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School reopening plans beginning to take shape

School reopening plans beginning to take shape


Temperature checks, assigned seating on school buses and alternating days of in-person instruction are a few of the things local school districts are planning for this fall if schools are allowed to reopen their doors to students this fall.

Most districts throughout Warren, Washington and Saratoga counties have yet to reveal safety plans that would allow students back inside the classroom for the first time since the coronavirus forced schools to switch to a virtual model in March.

The deadline to submit plans to the state’s Department of Education is July 31. Gov. Andrew Cuomo is expected to announce next week if schools can reopen.

But around half-a-dozen districts have already made plans public ahead of Friday’s deadline, including Queensbury. Lake George is expected to release its plans Thursday night.

Glens Falls is expected to adopt a hybrid model that would include two days of in-person instruction and three days of virtual learning, although nothing had been made official as of Thursday afternoon.

Other districts like Corinth, Hartford, Granville, Salem and Whitehall have also released plans. Each vary, but all include masks, reduced class sizes to maintain social distancing and strict disinfecting protocols, in compliance with state guidelines.

Here’s how things are shaping up.


Parents will be required to check the temperature of their children before sending them to school. Anyone with a temperature of 100 degrees or more will have to stay home, and parents will have to submit documentation that temperatures have been taken.

In-person learning for grades K-5 will take place every day. Students in grades K-4 will attend classes at the elementary school, while fifth grade classes will be held at the middle school.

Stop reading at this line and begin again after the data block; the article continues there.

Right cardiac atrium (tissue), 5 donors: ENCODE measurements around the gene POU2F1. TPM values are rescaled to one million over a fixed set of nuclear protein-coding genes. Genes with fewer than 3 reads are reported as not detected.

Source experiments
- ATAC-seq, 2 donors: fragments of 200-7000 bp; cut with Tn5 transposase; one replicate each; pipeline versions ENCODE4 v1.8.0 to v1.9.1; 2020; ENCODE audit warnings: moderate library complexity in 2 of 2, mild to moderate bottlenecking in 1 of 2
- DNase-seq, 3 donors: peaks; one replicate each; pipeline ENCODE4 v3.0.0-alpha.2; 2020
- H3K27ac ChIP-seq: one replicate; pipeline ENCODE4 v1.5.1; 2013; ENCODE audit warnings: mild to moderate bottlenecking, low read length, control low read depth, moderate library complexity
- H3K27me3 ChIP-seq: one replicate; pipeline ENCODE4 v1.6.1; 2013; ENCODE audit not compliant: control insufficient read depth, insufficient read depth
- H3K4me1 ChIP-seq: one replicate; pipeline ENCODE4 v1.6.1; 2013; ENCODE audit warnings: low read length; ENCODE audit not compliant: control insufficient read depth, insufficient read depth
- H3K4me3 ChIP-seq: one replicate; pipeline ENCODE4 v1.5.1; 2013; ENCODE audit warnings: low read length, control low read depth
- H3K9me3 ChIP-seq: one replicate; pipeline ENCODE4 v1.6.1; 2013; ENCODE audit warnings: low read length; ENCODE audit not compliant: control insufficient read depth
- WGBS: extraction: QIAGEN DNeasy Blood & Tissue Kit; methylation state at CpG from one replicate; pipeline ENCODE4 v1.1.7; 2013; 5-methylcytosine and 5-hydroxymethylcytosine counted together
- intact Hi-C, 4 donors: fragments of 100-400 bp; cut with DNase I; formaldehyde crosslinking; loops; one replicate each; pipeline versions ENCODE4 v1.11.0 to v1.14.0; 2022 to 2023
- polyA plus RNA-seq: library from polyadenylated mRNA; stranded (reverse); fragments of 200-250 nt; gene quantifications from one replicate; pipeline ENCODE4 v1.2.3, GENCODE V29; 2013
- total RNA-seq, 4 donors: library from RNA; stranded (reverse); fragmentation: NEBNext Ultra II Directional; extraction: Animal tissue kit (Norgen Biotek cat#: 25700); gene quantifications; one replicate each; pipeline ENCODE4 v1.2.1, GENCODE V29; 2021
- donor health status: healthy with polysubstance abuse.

Grades 6-12 will follow an alternating schedule, with half of the students coming to class for two days while the other half attends classes virtually via Google Classroom.

Lockers will not be issued, and middle school students will be required to stay in the same classroom throughout the day. High school students will continue to change rooms, but must follow directional arrows to ensure social distancing.

There will be no changing clothes for gym class, and school bus seating will be assigned. The district plans to add additional routes to compensate for the limited seating.


The school district released an in-depth, 35-page document, detailing everything from where parents can drop students off to how counselors will address student mental health issues.

Students will have to undergo daily temperature checks, and staff will be required to clean commonly touched surfaces daily. Shared supplies will be limited, and those materials that must be shared, like library books, will be taken out of circulation for three days, in compliance with CDC guidelines.

On-site learning will take place every day for grades UPK-7, while grade 8 will use an alternating model, with half of students reporting for in-person instruction every two days, while the other half attends classes virtually via Google Classroom.